Roaring with Positivity

posted on Jul 24, 2020

In the midst of summer vacation, I’d say the last thing most teachers want to do is think about the upcoming school year, but we art teachers are a different breed. Our heads and hearts are full of the beautiful masterpieces our young artists will joyfully create during those first few weeks of school.

Fourth-graders Ashton K., Brady L., Jordan F., Logan W., and Lucas W. proudly point to their contribution, “peaceful,” at the top of the mane.

So, one morning in late July, I began clicking around the internet searching for inspiration to the age-old question: What will we do on the first day of art class?


I stumbled across an image of a motivational poster from the company Big Life Journal titled The Confidence of a Lion. The poster showed a lion’s face with each part of its mane showcasing different words such as persistent, confident, and loved. At that moment, I was inspired to adapt the concept into a group mural/installation project for my Lindemann Lions to kick off the school year.


Day One
We always start the school year with painting. My upper-elementary students come in on the first day and work with their table team to create a collaborative painting. For this project, students initially collaborated with their table team of four students to create a section that, when joined with the other parts, creates a larger wall mural.


After our first-day rules and routines refresher, I explained to students that they would be working in groups to create one section of our large lion’s mane. The groups first drew then painted their section of the mane on a large, long strip of paper. They each used white paint to add their name somewhere into the work, mixing the white into the color below to create a tint of the original hue.


Finally, each team was presented with the challenge to finish, with a single word, the sentence: We are... Each team had to report their word to my student-teacher or myself for us to spellcheck and then add it to our growing list on the whiteboard. The word was to be painted clearly and extra-large with black paint onto their part of the mane.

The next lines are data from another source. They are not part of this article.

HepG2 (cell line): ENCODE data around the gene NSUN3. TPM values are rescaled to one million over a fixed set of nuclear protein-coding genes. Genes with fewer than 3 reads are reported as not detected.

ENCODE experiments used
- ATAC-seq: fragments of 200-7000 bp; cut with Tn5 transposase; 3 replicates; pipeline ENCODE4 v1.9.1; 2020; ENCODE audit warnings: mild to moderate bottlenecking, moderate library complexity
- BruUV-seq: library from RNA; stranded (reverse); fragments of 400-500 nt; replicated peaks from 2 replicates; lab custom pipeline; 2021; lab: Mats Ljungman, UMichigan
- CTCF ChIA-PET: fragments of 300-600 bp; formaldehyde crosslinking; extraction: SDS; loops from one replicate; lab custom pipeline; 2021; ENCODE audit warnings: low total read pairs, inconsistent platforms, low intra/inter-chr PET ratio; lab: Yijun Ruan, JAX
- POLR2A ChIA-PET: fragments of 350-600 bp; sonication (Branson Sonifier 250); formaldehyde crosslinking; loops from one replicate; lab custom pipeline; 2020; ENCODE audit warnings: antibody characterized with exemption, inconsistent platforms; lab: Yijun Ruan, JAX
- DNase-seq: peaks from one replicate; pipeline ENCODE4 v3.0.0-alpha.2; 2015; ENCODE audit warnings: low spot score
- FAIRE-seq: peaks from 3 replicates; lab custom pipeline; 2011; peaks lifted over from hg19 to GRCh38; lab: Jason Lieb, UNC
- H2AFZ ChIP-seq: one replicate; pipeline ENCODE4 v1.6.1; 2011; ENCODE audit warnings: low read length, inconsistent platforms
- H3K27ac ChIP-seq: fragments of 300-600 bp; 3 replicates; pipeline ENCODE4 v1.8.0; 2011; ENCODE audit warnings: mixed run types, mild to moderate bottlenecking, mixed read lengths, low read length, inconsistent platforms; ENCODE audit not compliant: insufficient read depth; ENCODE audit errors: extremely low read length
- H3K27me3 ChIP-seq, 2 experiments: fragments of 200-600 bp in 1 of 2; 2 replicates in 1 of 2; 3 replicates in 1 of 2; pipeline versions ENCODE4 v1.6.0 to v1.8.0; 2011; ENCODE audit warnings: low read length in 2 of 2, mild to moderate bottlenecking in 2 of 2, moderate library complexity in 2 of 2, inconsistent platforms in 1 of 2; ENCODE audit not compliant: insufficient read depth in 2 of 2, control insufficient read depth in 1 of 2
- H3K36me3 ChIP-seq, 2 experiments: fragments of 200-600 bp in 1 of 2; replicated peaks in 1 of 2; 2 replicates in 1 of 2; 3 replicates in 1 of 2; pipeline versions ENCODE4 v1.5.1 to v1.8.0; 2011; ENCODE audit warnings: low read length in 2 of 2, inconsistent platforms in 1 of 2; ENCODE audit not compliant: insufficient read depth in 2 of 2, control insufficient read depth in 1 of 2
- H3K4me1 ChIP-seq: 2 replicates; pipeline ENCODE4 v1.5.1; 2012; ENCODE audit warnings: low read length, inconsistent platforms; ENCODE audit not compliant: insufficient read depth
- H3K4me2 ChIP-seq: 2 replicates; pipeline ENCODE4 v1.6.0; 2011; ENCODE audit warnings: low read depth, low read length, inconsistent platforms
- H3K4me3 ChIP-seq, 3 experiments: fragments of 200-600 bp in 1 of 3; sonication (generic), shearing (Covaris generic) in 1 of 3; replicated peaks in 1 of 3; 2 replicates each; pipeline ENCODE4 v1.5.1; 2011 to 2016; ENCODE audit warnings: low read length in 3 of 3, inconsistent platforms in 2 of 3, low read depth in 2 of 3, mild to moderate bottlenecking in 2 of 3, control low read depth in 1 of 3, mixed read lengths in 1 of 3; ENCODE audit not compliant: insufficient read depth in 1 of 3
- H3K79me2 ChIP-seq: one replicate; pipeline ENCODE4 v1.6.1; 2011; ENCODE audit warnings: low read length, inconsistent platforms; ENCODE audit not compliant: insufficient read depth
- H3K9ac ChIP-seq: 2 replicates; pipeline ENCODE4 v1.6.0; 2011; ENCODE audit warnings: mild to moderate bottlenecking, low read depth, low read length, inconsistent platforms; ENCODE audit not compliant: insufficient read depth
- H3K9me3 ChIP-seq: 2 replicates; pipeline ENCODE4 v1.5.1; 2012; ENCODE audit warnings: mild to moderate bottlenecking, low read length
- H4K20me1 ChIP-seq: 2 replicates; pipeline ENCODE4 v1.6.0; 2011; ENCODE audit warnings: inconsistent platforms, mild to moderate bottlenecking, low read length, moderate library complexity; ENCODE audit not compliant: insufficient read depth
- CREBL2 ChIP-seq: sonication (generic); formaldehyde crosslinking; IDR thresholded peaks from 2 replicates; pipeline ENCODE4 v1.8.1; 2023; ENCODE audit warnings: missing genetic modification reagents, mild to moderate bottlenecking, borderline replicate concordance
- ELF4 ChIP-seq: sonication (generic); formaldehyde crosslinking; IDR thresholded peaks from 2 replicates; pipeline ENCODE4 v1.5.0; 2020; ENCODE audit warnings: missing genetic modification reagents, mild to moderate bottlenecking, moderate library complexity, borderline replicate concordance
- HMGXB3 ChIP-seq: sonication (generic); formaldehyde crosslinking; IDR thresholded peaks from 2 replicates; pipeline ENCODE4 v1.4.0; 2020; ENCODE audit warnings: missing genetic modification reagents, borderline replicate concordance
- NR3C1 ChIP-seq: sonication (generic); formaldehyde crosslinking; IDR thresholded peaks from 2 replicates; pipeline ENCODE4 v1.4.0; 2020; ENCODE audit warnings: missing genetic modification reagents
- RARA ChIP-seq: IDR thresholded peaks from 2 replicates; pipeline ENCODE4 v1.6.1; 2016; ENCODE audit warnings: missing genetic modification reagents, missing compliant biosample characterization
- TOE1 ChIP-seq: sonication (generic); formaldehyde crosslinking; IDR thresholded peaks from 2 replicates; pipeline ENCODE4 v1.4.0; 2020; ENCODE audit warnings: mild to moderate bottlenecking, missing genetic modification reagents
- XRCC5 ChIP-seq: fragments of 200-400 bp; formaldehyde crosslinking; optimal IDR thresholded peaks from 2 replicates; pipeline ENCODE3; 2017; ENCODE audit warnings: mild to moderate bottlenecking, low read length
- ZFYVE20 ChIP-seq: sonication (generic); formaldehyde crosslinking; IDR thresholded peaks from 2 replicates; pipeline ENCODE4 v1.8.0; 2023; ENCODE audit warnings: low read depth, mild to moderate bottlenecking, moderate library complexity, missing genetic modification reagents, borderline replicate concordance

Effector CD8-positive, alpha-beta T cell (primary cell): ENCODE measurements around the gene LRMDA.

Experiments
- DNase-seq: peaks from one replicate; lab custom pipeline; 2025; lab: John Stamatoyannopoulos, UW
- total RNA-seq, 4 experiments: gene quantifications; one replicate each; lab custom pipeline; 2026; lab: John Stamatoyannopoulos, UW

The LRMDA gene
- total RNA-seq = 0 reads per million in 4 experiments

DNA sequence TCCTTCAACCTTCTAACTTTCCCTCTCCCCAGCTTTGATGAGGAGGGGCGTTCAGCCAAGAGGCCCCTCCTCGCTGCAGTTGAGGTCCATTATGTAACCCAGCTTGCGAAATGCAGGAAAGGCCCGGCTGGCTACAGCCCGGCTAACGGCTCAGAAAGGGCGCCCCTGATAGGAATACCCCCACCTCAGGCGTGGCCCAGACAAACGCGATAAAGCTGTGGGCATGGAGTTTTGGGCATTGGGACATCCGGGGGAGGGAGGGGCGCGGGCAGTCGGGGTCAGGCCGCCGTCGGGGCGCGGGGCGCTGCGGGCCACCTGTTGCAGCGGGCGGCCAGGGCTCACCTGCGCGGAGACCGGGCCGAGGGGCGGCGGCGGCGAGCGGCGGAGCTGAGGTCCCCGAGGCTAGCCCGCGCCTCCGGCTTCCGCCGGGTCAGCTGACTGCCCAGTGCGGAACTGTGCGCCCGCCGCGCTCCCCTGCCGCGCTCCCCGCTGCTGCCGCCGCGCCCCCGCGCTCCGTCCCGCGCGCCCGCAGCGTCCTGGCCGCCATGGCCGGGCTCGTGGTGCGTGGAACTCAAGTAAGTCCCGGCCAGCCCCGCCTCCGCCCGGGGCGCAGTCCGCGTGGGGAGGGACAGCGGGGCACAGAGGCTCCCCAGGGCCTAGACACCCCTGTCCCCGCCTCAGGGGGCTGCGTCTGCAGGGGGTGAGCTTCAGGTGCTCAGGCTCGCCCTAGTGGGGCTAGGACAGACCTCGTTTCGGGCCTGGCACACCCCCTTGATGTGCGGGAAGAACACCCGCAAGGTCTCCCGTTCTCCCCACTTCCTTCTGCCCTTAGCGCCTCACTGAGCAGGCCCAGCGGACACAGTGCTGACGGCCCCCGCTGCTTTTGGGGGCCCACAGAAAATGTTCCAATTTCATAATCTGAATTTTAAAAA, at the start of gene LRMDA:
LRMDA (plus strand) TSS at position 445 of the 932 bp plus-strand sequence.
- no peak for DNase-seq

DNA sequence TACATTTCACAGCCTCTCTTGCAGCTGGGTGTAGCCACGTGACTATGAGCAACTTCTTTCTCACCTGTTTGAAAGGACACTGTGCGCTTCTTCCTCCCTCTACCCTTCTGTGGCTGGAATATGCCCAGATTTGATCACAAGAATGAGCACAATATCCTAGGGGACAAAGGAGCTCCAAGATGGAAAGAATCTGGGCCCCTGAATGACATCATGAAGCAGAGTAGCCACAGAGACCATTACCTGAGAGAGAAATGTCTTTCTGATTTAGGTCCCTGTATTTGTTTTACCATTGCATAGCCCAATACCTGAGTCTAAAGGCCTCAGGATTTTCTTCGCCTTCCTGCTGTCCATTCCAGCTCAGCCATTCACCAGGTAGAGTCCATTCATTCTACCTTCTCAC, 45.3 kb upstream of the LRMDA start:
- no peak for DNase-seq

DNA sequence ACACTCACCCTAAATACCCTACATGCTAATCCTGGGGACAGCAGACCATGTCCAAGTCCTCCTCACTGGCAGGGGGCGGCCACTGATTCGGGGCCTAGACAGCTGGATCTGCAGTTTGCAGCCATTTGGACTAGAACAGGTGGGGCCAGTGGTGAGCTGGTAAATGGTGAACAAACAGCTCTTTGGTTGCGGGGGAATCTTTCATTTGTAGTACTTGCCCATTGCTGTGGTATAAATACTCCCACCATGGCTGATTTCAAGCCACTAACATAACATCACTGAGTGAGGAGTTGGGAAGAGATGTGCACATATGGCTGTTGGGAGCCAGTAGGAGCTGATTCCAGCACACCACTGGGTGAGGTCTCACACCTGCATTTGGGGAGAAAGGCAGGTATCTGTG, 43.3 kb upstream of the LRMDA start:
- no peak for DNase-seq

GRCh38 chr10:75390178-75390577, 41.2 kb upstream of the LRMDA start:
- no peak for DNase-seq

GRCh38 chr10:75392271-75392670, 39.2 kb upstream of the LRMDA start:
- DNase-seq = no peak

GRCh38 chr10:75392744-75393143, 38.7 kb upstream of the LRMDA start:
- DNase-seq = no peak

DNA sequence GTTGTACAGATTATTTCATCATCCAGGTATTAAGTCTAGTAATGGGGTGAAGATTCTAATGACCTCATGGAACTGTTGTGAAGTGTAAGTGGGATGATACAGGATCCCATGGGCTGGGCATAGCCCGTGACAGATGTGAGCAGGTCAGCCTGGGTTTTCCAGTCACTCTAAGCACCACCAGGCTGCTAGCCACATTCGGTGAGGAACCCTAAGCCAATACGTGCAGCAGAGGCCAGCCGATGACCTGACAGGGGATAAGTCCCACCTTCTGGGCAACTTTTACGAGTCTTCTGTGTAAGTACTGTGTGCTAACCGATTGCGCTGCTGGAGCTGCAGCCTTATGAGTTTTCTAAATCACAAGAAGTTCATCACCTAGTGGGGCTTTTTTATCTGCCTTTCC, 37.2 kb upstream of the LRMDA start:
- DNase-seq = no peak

The Lion’s Share of the Work
The first few classes brought in adjectives such as kind, brave, safe, and helpful, and some humorous ones such as fierce, unstoppable, and wild, but there was a catch—once a word was added to the list, it couldn’t be used again.


With six tables per class and three upper-elementary classes a day, our list grew by eighteen words on each day. Students who had to choose their word on the final day had a tougher task than the first few groups, but they didn’t disappoint. I was blown away with the responses from some groups: “We are fearless.” “We are dreamers.” “We are loyal.” “We are family.” “We are ourselves.”


Unexpected Evolution
The project began to evolve beyond the original plan in an organic way. Teams began excitedly reporting their word choice with pride, claiming it as a declaration of their identity and assigning it to their school community. “We are peaceful.” “We are important.” “We are graceful.” What began as a quick and easy first-day introductory project evolved into a peer contract, school agreement, and assertion to the greater community of who students are and what they think.


Positive Lion Pride
After merely two days of classwork, our lion had a full and healthy mane of colorful hair. I knew then that I would need to modify the project for the rest of my classes. I snapped a quick photo and turned to my art team for suggestions. My friend, who is a high-school art teacher, immediately responded with the suggestion of lion cubs or paw prints.


With that, we transitioned from head to toe and began creating pawprints to complete the installation. My student-teacher drew the lion’s face to look exactly like our school logo, and that is how our “paw-sitive” message mural was born.


During our open house night, the lion mural was a super-sized burst of color, roaring with positivity and possibility for the upcoming school year. Students gleefully posed with it, pointing out their team’s part of the whole. More than 300 students created this mural, and they generated seventy-two unique words to send one big message: We are Lindemann artists, hear us roar!


Rachel Trapani is an art teacher at Lindemann Elementary School in Allen Park, Michigan.


Presenting: Develop and refine artistic techniques and work for presentation.


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